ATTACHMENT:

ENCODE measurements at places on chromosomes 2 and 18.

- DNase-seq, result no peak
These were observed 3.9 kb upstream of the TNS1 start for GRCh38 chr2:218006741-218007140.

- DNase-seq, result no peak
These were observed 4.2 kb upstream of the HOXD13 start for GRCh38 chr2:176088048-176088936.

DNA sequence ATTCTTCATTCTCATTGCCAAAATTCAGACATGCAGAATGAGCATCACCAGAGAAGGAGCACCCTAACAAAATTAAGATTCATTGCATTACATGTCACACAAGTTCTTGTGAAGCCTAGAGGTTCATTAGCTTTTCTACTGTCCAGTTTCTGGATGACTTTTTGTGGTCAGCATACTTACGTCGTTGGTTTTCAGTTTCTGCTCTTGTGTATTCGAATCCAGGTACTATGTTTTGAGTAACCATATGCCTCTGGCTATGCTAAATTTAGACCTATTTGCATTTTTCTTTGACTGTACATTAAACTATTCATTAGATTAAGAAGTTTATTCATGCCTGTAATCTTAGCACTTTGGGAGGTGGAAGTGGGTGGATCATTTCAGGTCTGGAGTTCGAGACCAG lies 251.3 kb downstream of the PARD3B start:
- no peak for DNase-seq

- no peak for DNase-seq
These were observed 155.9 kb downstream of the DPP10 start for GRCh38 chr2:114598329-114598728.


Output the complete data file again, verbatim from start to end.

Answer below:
ENCODE measurements at places on chromosomes 2 and 18.

- DNase-seq, result no peak
These were observed 3.9 kb upstream of the TNS1 start for GRCh38 chr2:218006741-218007140.

- DNase-seq, result no peak
These were observed 4.2 kb upstream of the HOXD13 start for GRCh38 chr2:176088048-176088936.

DNA sequence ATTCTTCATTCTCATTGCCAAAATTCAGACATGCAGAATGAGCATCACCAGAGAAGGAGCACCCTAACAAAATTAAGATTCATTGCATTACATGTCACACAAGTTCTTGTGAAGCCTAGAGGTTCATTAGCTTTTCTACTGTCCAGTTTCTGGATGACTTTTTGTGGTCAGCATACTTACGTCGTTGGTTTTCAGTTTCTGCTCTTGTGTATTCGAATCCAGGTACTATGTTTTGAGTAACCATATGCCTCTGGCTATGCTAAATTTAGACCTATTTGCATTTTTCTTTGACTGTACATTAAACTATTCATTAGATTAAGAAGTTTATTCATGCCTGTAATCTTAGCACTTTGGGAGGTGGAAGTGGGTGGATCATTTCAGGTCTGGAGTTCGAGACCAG lies 251.3 kb downstream of the PARD3B start:
- no peak for DNase-seq

- no peak for DNase-seq
These were observed 155.9 kb downstream of the DPP10 start for GRCh38 chr2:114598329-114598728.